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At 03:35 PM 12/26/2001 -0500, Champion, Mike wrote:
>I for one would like to see someone elaborate on these points, and relate
>them back to the original question more clearly: How is XPath's lack of
>strong typing or functions going to cost anybody money in the next couple of
[ I am attempting to be on vacation, so I may not be very involved until
If you don't have strong typing, then you have programming errors that
could have been caught by the type system. That costs people money.
If you don't have functions, then it is hard to reuse code, so you have to
write each query again from scratch. That costs money. Functions are
particularly helpful together with function libraries. For instance, I have
written a function library for RDF and a function library for Topic Maps,
and they significantly simplify queries against these data sources. Sure, I
could write every query without functions, but I could also write any Java
program without using function libraries -- much of everyday programming
involves calling functions rather than writing equivalent code from scratch
If you write function libraries, and you can type check the library before
shipping, then you can guarantee that certain classes of errors will never
occur no matter what the data is, provided the data corresponds to the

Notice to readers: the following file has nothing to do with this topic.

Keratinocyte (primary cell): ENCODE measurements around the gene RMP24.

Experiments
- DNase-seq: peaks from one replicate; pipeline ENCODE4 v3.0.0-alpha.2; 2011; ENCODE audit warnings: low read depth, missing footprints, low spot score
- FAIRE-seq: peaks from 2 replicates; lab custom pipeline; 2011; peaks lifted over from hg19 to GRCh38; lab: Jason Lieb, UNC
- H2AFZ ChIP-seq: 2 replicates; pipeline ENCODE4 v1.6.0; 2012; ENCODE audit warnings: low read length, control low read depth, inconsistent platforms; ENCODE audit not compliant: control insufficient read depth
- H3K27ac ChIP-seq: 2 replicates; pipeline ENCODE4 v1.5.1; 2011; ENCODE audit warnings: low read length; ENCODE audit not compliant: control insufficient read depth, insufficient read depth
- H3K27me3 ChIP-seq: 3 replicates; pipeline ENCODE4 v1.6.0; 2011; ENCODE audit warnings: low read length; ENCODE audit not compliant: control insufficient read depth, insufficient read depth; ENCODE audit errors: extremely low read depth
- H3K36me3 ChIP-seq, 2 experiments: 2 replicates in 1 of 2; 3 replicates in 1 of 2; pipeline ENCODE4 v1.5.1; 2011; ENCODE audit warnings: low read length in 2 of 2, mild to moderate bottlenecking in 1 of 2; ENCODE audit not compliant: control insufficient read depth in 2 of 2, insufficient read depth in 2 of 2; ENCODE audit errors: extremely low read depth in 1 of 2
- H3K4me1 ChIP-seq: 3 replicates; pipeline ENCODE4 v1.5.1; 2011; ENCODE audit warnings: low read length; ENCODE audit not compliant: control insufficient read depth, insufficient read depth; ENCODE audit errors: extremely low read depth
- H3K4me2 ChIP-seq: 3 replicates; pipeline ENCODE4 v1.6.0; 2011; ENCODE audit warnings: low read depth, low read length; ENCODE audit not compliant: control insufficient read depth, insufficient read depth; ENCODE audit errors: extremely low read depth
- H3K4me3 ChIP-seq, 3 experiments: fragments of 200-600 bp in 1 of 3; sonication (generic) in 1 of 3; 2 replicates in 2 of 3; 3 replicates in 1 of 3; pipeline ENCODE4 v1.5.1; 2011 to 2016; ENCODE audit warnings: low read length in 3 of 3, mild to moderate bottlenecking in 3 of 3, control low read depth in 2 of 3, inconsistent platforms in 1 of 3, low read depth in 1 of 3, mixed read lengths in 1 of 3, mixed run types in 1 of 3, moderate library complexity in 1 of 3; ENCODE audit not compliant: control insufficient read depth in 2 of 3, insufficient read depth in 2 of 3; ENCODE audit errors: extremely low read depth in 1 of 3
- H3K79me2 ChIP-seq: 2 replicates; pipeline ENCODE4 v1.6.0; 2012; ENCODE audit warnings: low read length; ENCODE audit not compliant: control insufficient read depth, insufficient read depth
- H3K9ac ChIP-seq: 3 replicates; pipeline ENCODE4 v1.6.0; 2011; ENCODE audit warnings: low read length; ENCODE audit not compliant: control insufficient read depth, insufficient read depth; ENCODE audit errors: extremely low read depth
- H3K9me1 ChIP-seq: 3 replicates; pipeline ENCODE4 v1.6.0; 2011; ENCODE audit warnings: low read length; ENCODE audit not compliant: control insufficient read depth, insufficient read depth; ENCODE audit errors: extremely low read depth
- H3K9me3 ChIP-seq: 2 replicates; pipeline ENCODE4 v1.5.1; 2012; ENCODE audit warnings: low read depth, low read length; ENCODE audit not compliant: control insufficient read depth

schema for which the library was written. There's a reason that generations
of C and C++ programmers used lint - and in fact, there were many
businesses who required C and C++ programs to pass lint before they could
Also, knowledge about the types in a schema can be helpful for optimization.
>Is the difficulty of syntax-level XPath optimization (transforming a
>query expression into an equivalent expression that can be executed more
>efficiently) a significant cost factor for real businesses?
Real businesses do seem to care about the time needed to process a query or
to run a program.
>I accept the desireability of XQuery being a language that can query an XML
>view of relations, objects, and XML documents/data in a consistent manner.
>In the long run, a unified notion of "types" has to be developed that
>transcends all three.
Actually, I think that the unified notion of types should be defined purely
in terms of XML, but it should also be defined formally. That makes it
possible for people to relate the formal semantics of queries on XML to the
formal semantics of other systems, such as relational databases or objects.
A type system is not something you can bold on after the fact -- it has to
be the basis of the language.
>What I don't see is a compelling BUSINESS case for
>prioritizing this above a simple update syntax along the lines of the simple
>SQL examples that people always cite as what they want to do with XQuery.
>What am I missing here?
I think that the business case involves the ability to write programs with
fewer errors, reuse code, write maintainable libraries.
And all of this becomes even more important if a product supports updates,
because users can lose their data if they make mistakes that the system
should have caught for them via the type system.